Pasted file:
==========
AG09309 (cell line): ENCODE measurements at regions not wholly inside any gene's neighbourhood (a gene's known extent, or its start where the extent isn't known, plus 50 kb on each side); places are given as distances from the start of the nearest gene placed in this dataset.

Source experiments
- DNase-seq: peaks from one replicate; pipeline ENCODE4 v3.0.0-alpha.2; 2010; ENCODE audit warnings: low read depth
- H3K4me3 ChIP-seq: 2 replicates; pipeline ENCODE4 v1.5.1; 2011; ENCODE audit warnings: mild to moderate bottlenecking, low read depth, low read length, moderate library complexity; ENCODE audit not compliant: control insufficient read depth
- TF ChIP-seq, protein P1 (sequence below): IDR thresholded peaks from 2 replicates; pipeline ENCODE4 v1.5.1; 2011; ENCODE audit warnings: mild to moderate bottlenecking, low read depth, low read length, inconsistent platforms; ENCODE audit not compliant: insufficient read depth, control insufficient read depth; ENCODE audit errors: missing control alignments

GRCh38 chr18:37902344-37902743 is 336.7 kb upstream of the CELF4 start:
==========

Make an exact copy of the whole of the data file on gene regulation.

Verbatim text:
AG09309 (cell line): ENCODE measurements at regions not wholly inside any gene's neighbourhood (a gene's known extent, or its start where the extent isn't known, plus 50 kb on each side); places are given as distances from the start of the nearest gene placed in this dataset.

Source experiments
- DNase-seq: peaks from one replicate; pipeline ENCODE4 v3.0.0-alpha.2; 2010; ENCODE audit warnings: low read depth
- H3K4me3 ChIP-seq: 2 replicates; pipeline ENCODE4 v1.5.1; 2011; ENCODE audit warnings: mild to moderate bottlenecking, low read depth, low read length, moderate library complexity; ENCODE audit not compliant: control insufficient read depth
- TF ChIP-seq, protein P1 (sequence below): IDR thresholded peaks from 2 replicates; pipeline ENCODE4 v1.5.1; 2011; ENCODE audit warnings: mild to moderate bottlenecking, low read depth, low read length, inconsistent platforms; ENCODE audit not compliant: insufficient read depth, control insufficient read depth; ENCODE audit errors: missing control alignments

GRCh38 chr18:37902344-37902743 is 336.7 kb upstream of the CELF4 start: